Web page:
(Photo: Action Images via Reuters)
By Chris Dunlavy
NEW Bolton striker Aaron Wilbraham says moving to the Macron left his overjoyed daughter in tears.
Ashlee, 11, hasn’t seen her dad regularly for three years after he made the agonising decision to leave her and wife Debra behind in Manchester when he joined Bristol City in 2014.
And the 37-year-old couldn’t wait to tell her that an offer from Phil Parkinson spelled the end of teary goodbyes and guilt-ridden drives down the M5.
“When I joined Bristol, my little girl had been through four primary schools,” explains the former Crystal Palace, Norwich and Hull striker.
“That was the hardest thing for me every time I left a club – taking her away from a load of school mates who she’d made really good friends with. It was heartbreaking. She was settled in Manchester. So was my wife. I didn’t want to uproot her again, so I decided I’d move to Bristol and come back on my days off.
“It was only for a year and plenty of people I’d played with had managed it. Only it wasn’t a year. I had the best scoring season of my career, won the league, got offered a new contract.
“Suddenly, I was away two years. The following season, I had a clause saying I had to play 33 league games. I hit that, so I got another one.
“I used to wind my wife up, saying ‘I’m a much better player when I’m not living with you!’ She knew I didn’t mean it, though.
“I’d go back home to visit and my little girl would be fine all day. She understands I have to pay the bills and she’d try to put a brave face on it.
“But then we’d have a hug when I left and she’d start getting teary-eyed. I’d drive all the way back to Bristol feeling awful.
“In the end, getting closer to them again was the most important thing, so when Bolton came in it was perfect.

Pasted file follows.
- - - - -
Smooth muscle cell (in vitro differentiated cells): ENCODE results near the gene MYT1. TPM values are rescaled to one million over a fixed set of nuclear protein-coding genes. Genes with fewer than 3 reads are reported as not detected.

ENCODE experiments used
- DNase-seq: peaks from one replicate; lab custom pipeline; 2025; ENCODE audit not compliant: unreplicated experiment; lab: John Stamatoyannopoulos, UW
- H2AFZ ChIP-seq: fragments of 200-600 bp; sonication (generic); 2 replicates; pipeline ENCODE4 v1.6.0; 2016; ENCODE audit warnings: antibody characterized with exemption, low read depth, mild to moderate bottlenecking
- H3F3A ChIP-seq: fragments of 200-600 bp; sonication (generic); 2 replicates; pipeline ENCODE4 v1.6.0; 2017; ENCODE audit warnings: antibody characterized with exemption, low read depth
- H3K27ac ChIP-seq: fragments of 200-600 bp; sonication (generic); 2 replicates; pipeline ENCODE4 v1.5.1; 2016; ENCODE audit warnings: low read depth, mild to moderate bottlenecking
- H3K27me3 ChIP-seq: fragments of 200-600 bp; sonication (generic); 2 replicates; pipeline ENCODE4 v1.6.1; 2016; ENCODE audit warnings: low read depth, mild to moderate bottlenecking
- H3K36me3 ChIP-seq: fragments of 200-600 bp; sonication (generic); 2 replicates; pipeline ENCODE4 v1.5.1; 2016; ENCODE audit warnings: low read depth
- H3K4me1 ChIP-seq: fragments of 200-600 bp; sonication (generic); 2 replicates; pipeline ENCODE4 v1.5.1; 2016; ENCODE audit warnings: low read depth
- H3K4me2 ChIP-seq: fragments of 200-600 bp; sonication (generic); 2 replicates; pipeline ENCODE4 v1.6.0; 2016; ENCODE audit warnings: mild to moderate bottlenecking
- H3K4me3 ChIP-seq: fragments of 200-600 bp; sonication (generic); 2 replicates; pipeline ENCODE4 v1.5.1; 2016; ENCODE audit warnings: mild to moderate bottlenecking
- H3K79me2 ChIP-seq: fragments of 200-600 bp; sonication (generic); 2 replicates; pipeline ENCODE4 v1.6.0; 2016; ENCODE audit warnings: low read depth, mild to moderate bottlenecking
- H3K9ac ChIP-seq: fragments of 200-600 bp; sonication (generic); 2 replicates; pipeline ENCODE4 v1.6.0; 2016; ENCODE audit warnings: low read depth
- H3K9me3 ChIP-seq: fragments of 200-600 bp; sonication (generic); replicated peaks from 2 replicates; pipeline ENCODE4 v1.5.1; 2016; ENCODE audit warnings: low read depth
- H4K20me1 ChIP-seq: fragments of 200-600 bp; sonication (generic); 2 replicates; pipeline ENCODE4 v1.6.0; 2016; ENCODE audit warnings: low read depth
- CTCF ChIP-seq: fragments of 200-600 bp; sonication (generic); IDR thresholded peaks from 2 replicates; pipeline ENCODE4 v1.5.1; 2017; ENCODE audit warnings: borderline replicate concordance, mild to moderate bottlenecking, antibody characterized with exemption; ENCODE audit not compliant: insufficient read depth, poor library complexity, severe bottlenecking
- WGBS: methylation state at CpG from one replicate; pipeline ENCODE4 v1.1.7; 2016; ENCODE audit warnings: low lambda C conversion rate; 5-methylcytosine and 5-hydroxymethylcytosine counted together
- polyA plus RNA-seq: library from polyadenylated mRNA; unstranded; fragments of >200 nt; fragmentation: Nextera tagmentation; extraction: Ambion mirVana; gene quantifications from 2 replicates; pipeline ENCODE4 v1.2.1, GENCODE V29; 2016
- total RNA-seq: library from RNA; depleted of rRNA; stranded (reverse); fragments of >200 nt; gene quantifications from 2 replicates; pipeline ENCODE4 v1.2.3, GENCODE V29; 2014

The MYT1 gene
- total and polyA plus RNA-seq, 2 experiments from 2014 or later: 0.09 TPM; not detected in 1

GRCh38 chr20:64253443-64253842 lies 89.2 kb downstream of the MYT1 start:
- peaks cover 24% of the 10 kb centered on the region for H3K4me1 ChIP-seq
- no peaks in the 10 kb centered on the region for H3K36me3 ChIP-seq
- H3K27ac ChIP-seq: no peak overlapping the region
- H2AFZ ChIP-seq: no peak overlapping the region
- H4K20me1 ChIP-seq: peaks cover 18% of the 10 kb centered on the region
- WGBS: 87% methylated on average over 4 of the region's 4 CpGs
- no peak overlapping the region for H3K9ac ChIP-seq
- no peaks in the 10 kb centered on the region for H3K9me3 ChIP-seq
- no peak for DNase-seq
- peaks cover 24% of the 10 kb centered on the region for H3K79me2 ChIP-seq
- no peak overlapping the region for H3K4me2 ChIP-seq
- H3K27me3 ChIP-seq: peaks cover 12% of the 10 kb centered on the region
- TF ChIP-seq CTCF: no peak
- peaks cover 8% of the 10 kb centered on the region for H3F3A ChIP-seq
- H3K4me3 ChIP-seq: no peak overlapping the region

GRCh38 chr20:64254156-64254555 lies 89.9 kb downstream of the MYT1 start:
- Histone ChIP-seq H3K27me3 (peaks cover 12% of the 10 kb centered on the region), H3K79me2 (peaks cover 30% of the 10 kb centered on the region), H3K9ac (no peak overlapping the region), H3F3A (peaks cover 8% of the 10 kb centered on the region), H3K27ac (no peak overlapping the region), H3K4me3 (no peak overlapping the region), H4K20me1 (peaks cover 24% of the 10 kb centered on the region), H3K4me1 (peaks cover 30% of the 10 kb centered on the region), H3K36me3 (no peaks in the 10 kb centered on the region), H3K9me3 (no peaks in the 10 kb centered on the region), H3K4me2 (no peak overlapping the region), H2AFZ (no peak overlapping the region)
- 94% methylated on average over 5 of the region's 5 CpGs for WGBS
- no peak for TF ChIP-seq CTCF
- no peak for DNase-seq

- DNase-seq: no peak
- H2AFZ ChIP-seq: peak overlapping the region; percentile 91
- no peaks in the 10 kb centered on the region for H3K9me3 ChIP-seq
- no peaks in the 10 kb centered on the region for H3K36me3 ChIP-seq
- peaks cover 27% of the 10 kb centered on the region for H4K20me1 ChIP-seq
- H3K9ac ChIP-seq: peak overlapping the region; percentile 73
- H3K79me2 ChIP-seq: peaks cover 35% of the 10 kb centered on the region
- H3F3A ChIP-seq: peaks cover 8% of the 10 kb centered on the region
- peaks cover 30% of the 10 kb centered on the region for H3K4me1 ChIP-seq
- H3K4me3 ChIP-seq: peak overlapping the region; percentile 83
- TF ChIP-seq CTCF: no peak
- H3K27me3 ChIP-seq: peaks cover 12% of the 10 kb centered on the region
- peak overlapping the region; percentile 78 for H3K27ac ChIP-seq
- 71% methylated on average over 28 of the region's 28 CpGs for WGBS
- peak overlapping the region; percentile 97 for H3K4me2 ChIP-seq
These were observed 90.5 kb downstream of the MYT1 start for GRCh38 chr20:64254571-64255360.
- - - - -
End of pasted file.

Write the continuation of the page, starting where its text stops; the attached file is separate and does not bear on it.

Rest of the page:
“Ashlee’s on a cruise at the minute with my wife and her parents. I rang her to say I was a Bolton player and she couldn’t even speak. She was crying that much.”
Wilbraham, who scored 30 goals in 111 games for City, says Parkinson’s ability to see beyond his advancing years was an extra pull.
“I loved my time at City, but Lee Johnson told me I wouldn’t be playing that much,” adds Wilbraham, who was also wanted by Bury.
“It wasn’t exactly making me lose my fight, but I was thinking ‘I’m going to be working hard every day to impress this bloke but he’s already got it in his head that I’m not a regular’.
“I’m old enough to know that if we got four or five games in and weren’t playing well, he’d have to rely on me again. He was saying similar things last year and I still played 36 times.
“I also understand he was trying to manage my expectations, so I wouldn’t be upset if I wasn’t in the squad.
“But I don’t see the point in saying that to one of your players. I’d rather make everyone feel important.
“Phil was different, explaining my role, saying that he wanted me to compete with Gary Madine for the target man position, to help him develop.
“Gary’s younger than me, so he’s obviously going to play more games, but it’s nice to have a manager saying positive things. That’s what really attracted me.”
Best of all, Wilbraham will be back home when Ashlee starts secondary school in September.
“It’s a massive milestone for her,” he says. “And having me back will hopefully make it easier.
“Ironically, though, we went to see the teachers and they all said she’ll be fine thanks to moving around so much. It’s the ones wrapped in a bit of a bubble who can’t handle it.
“She’s dead confident. She’s always had to make friends and she can walk into any group.
“Even now, my wife said she’s running around the cruise ship with a little gang. It’s been horrible at times, but it’ll hopefully stand her in good stead for the future.”
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